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Alcohol-Based Hand Sanitizers

Alcohol-Based Hand Sanitizers

Alcohol (ethanol) and alcohol sanitizers have been used in hospitals and medical centres as alcohol is effective in sterilizing both skin and medical instruments. Recently alcohol-based hand sanitizers have become popular in the house.

Why Have They Become Popular?
What Do The Sanitizers Do?
What Sanitizers Are Available?
Can Using These Harm My Skin?
Can My Child Be Poisoned?

Why Have They Become Popular?

These gels provide water free sanitization and are particularly useful in situations where clean water and soap is not readily available. The time taken to properly wash and dry hands can be too long for a child who is wanting to go and play again, so being able to rub hands dry while returning to play can be attractive.

What Do The Sanitizers Do?

Alcohol sanitizers can kill many bacteria (though not all), viruses, and fungi from the skin. They do not provide appropriate levels of protection after working in food preparation. They are not useful if there has been contamination with dirt or chemicals.

What Sanitizers Are Available?

Most of the household products in Aotearoa/New Zealand have between 60 and 70% ethanol (alcohol). Some sanitizers can contain other ingredients that can also kill bacteria, making them more effective that those with alcohol alone.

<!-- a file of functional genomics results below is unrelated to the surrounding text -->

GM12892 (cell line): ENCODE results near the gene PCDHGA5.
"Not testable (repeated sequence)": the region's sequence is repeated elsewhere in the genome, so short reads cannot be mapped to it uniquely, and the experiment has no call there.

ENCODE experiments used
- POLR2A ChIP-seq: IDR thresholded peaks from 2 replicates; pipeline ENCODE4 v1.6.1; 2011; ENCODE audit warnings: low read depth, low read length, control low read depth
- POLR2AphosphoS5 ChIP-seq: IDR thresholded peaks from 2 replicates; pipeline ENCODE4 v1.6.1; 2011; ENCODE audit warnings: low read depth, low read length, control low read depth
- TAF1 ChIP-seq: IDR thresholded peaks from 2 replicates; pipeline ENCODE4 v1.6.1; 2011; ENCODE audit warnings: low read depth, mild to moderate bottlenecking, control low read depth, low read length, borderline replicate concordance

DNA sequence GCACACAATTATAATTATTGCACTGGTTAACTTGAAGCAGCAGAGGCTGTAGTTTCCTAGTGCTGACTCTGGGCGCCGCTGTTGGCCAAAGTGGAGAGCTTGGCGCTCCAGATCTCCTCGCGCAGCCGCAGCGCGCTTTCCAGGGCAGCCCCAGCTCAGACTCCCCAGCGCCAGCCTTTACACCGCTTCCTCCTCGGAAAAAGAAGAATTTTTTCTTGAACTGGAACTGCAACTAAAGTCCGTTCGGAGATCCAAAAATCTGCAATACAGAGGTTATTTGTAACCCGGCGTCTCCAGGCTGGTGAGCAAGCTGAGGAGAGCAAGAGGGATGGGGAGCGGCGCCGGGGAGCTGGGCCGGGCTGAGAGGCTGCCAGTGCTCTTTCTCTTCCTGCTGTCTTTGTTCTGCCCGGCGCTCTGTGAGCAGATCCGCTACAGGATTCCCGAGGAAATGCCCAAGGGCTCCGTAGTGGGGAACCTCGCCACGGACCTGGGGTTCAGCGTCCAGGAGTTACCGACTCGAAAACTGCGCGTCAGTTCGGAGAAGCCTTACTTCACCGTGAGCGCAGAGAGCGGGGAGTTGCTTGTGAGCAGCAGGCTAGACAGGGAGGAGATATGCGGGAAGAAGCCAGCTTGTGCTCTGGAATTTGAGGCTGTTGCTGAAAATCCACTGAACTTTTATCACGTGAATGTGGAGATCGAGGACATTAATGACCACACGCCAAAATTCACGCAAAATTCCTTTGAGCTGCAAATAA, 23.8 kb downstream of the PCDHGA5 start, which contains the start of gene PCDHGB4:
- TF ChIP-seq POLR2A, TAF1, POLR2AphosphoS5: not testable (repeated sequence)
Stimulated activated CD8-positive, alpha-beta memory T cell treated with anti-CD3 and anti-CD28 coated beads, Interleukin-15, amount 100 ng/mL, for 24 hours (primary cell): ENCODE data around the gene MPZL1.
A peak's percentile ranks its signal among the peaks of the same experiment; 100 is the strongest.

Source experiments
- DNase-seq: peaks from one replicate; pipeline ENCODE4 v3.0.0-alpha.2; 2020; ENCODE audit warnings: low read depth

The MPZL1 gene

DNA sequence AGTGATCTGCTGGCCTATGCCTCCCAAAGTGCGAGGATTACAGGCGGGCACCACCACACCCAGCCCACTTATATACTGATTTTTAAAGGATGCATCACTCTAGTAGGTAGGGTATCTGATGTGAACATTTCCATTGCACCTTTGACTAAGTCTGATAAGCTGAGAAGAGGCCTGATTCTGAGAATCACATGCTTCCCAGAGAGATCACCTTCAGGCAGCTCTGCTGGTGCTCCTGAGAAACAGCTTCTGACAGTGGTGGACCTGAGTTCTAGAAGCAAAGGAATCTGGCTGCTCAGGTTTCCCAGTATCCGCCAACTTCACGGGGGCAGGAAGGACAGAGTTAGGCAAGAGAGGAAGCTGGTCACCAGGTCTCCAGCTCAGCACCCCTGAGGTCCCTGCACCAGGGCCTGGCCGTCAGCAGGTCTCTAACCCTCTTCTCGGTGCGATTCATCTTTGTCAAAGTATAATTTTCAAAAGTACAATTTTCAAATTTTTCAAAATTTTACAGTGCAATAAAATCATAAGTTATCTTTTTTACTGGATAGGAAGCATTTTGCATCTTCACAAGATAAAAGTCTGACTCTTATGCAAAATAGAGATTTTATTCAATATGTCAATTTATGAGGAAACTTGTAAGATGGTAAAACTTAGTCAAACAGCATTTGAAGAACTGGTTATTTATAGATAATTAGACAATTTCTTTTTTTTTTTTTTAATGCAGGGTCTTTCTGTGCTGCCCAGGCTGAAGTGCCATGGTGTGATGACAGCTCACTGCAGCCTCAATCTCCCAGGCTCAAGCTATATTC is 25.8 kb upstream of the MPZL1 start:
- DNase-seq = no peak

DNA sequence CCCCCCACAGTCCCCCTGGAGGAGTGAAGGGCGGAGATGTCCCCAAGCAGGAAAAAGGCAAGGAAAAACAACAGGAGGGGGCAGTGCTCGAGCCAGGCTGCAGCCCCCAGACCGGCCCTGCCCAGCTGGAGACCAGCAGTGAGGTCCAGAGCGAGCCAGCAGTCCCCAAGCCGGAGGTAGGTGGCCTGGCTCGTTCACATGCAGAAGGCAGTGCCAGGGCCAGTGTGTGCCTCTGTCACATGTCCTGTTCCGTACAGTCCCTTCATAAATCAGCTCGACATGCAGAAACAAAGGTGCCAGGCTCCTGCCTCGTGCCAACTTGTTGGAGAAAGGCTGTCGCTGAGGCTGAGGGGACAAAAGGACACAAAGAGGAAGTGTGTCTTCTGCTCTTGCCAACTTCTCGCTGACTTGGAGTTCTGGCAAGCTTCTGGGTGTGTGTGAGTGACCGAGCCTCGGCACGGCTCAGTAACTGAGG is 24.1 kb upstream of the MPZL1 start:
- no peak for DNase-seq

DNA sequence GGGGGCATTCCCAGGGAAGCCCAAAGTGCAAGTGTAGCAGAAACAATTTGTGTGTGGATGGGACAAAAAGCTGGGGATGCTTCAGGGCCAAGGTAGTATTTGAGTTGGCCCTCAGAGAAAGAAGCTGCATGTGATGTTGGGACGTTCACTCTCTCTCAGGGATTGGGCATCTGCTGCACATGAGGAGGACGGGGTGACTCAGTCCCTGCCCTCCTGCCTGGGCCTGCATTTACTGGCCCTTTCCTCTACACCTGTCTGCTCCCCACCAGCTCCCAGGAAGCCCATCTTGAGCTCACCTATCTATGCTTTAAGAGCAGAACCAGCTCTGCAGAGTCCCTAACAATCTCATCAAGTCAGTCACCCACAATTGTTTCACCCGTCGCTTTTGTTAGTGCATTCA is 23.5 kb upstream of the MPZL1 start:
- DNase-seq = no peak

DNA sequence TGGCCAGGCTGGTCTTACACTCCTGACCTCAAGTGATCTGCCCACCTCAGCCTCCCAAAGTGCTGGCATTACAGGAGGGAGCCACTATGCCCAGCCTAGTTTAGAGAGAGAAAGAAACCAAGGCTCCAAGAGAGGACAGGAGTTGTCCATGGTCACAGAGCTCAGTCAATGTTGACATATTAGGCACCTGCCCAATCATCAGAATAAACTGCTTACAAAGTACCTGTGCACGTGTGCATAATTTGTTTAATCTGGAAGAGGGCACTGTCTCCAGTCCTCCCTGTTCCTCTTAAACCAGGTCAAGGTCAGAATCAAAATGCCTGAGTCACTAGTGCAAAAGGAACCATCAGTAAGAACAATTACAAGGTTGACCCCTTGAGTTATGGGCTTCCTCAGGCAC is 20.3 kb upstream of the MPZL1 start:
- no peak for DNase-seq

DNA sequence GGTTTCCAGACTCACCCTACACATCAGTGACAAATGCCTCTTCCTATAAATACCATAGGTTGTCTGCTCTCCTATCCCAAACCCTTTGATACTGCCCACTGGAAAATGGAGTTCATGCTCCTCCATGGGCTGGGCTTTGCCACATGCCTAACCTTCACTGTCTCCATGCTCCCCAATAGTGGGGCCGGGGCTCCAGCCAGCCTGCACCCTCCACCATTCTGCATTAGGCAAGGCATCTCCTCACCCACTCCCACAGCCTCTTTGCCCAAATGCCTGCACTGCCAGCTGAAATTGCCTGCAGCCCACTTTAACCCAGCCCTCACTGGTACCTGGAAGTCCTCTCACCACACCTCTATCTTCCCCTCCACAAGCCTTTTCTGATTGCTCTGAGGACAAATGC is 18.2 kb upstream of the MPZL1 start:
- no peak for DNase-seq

Can Using These Harm My Skin?

Using alcohol hand sanitizers can dry the skin so many manufacturers add ingredients to help keep the skin moist. However, simply using soap and water can also be drying on the skin. If a person using a sanitizer develops any skin problems they should stop using that product.

Can My Child Be Poisoned?

Ingestion of the gel can lead to poisoning if sufficient was eaten. However, these gels usually do not taste particularly pleasant and so normally only a small amount is eaten.

If a child drinks any hand sanitizer the child should be given something to eat and your local poisons centre should be contacted for further information. The specialist will be able to tell you whether any medical care is required and what symptoms to be aware of.

Alcohol evaporates fairly quickly from the skin. It is important to continue to rub hands until dry to ensure that all of the alcohol has evaporated. If alcohol remains on the hand then there is a risk of eye irritation if the eye was rubbed.

Related Resources
Child Resistant Packaging - A leaflet detailing the use of child-resistant packaging
Prevent Poisoning: Keeping Children Safe From Poisons - A brochure on general poisoning prevention information including home safety tips
Put Your Kid's Safety First - A brochure detailing the risk of dishwasher detergents and simple safety tips for their use


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University of Otago NZ National Poisons Centre


Last updated 06/04/2009



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